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Politics & Government

PA Auditor General Launches Audit of Pittsburgh’s Pension Plans

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Deanna Garcia
/
90.5 WESA

Mayor Bill Peduto said that for too long the city has had a "Kennywood approach" to pensions — with ups and downs and warnings and signals about their viability and effect on city budget.

In an effort to ensure the pension plans for police, firefighters and municipal employees do not become a financial liability, Pennsylvania Auditor General Eugene DePasquale has launched an audit of those plans. Peduto joined the auditor general for the announcement, saying it’s time to dig deep into Pittsburgh’s numbers.

“Get a true and accurate accounting of where we are, make it available so the public can see it, then do what we do in Pittsburgh — solve the problem,” Peduto said.

The overall goal of the audit is to determine if the pension fund is administered in compliance with applicable state laws, regulations, contracts and local ordinances and policies and to determine if municipal officials took appropriate corrective action to address the findings contained in a prior audit report. The prior audit report, covering 2010 and 2011 made several recommendations to address the underfunding of municipal pension plans.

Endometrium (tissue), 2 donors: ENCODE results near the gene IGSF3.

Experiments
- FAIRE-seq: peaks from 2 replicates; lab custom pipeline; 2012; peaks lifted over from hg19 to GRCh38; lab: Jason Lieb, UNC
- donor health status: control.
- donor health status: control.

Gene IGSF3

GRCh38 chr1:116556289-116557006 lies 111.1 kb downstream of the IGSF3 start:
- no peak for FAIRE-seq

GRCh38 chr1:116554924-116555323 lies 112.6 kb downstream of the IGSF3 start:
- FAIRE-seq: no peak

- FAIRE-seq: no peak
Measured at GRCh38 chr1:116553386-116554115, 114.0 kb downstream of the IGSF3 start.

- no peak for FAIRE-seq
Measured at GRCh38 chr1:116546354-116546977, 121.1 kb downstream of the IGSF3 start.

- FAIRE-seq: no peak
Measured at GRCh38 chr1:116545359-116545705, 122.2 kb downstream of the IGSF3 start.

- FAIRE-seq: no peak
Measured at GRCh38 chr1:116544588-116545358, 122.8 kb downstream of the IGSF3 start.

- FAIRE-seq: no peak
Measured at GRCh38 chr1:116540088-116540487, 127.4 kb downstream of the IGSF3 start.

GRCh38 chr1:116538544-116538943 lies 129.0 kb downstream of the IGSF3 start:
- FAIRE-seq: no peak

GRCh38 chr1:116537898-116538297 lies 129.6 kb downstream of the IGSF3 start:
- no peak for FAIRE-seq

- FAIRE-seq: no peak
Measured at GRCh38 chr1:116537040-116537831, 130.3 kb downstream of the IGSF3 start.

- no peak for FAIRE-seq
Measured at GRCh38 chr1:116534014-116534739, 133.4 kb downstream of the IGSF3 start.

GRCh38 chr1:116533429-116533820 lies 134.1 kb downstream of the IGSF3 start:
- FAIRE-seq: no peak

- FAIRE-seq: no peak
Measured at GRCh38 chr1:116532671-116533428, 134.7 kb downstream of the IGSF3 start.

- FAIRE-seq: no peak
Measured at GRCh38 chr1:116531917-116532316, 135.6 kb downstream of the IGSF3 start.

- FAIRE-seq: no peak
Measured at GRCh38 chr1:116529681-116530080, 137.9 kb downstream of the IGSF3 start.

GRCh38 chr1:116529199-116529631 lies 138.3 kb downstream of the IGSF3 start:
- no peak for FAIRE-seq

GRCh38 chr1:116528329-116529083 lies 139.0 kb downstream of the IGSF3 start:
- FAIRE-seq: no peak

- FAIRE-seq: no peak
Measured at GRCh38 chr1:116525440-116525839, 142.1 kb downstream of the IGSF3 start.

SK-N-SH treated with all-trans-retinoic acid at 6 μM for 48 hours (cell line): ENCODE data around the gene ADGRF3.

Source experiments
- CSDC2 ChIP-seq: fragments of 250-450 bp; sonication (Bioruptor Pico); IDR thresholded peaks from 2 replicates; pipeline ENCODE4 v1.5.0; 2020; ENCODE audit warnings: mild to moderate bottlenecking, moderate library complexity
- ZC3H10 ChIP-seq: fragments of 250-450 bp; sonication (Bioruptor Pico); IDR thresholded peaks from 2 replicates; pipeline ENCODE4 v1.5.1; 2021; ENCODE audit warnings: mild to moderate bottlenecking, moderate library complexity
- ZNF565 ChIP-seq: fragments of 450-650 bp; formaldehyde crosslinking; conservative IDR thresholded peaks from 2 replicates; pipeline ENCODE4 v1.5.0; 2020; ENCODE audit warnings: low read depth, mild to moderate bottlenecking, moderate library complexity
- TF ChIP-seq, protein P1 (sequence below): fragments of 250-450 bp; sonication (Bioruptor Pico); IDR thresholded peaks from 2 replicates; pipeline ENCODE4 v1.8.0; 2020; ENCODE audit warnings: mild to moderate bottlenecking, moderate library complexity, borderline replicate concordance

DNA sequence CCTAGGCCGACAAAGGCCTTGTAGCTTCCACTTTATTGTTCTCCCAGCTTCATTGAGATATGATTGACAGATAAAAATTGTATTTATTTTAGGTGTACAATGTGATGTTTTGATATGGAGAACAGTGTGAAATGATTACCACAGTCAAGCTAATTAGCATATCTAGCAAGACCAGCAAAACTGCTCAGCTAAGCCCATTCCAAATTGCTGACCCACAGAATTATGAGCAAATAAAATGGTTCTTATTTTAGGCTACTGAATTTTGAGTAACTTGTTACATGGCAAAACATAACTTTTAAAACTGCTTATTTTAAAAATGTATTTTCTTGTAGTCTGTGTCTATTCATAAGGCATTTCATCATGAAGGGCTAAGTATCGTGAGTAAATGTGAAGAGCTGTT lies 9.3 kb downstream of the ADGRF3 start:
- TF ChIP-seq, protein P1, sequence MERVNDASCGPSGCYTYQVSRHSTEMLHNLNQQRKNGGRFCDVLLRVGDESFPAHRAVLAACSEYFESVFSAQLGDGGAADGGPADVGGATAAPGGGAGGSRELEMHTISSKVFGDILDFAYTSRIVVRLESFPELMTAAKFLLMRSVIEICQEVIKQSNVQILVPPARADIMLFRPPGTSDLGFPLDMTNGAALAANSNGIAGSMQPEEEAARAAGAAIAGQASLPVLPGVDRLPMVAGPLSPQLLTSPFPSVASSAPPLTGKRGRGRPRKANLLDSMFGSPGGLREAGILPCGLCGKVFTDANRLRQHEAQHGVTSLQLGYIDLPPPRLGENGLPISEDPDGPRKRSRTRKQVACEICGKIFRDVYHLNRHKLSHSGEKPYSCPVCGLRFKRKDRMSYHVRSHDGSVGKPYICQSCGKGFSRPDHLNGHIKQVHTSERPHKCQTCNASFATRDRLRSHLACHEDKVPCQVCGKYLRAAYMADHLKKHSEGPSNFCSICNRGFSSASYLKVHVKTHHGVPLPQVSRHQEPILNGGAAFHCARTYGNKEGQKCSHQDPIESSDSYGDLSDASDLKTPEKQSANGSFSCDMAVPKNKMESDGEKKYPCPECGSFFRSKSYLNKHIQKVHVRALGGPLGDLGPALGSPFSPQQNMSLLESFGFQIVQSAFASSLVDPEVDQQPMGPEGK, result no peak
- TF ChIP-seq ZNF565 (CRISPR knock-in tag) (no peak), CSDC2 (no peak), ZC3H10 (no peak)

Troubled pension systems are not a Pittsburgh-only issue. DePasquale said it’s a statewide issue that cannot be solved without the help of Harrisburg. He said he’s hopeful that help will come because the stakes are high; DePasquale said without a statewide fix the city of Scranton will go bankrupt in five years.

“I don’t think Harrisburg can let our cities go bankrupt because the economic impact of that is devastating,” he said.

And while pensions continue to be a critical fiscal issue, this audit is part of routine audits done by the auditor general's office.

“There’s nothing that I would say is suspicious,” Peduto said. “I just would say that it hasn’t been properly managed and certainly has never been dealt with with a responsible tone, it was more kick the can down the road.”

DePasquale said the audit is expected to take a month or two, and should be completed by early next year; he expects lawmakers in Harrisburg to take up pension reform in the spring and summer.